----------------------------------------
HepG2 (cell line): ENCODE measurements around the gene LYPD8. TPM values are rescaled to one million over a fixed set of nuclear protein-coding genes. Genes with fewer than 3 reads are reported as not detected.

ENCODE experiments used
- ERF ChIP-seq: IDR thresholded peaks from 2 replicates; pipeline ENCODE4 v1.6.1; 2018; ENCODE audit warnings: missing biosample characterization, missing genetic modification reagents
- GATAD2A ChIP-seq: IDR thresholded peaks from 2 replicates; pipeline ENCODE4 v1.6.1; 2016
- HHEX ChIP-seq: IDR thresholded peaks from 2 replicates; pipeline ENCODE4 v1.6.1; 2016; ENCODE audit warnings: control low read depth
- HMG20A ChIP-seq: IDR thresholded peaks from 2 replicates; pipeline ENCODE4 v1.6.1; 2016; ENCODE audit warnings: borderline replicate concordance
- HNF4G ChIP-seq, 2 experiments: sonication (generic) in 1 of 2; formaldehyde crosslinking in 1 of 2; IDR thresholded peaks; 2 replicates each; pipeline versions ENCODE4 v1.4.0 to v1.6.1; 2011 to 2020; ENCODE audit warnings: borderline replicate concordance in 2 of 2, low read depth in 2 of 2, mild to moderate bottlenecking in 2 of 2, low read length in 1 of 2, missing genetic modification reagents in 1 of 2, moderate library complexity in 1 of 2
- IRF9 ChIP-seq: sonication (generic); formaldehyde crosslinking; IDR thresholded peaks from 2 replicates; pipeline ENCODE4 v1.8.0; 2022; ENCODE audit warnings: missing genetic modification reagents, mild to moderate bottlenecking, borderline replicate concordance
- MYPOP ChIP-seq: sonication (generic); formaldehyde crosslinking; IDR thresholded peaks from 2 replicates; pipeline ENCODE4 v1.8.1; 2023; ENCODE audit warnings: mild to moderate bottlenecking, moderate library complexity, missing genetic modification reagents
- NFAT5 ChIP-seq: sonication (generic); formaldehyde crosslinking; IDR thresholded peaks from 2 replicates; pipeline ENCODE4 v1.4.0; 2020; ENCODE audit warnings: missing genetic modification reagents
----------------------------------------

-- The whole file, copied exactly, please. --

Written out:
HepG2 (cell line): ENCODE measurements around the gene LYPD8. TPM values are rescaled to one million over a fixed set of nuclear protein-coding genes. Genes with fewer than 3 reads are reported as not detected.

ENCODE experiments used
- ERF ChIP-seq: IDR thresholded peaks from 2 replicates; pipeline ENCODE4 v1.6.1; 2018; ENCODE audit warnings: missing biosample characterization, missing genetic modification reagents
- GATAD2A ChIP-seq: IDR thresholded peaks from 2 replicates; pipeline ENCODE4 v1.6.1; 2016
- HHEX ChIP-seq: IDR thresholded peaks from 2 replicates; pipeline ENCODE4 v1.6.1; 2016; ENCODE audit warnings: control low read depth
- HMG20A ChIP-seq: IDR thresholded peaks from 2 replicates; pipeline ENCODE4 v1.6.1; 2016; ENCODE audit warnings: borderline replicate concordance
- HNF4G ChIP-seq, 2 experiments: sonication (generic) in 1 of 2; formaldehyde crosslinking in 1 of 2; IDR thresholded peaks; 2 replicates each; pipeline versions ENCODE4 v1.4.0 to v1.6.1; 2011 to 2020; ENCODE audit warnings: borderline replicate concordance in 2 of 2, low read depth in 2 of 2, mild to moderate bottlenecking in 2 of 2, low read length in 1 of 2, missing genetic modification reagents in 1 of 2, moderate library complexity in 1 of 2
- IRF9 ChIP-seq: sonication (generic); formaldehyde crosslinking; IDR thresholded peaks from 2 replicates; pipeline ENCODE4 v1.8.0; 2022; ENCODE audit warnings: missing genetic modification reagents, mild to moderate bottlenecking, borderline replicate concordance
- MYPOP ChIP-seq: sonication (generic); formaldehyde crosslinking; IDR thresholded peaks from 2 replicates; pipeline ENCODE4 v1.8.1; 2023; ENCODE audit warnings: mild to moderate bottlenecking, moderate library complexity, missing genetic modification reagents
- NFAT5 ChIP-seq: sonication (generic); formaldehyde crosslinking; IDR thresholded peaks from 2 replicates; pipeline ENCODE4 v1.4.0; 2020; ENCODE audit warnings: missing genetic modification reagents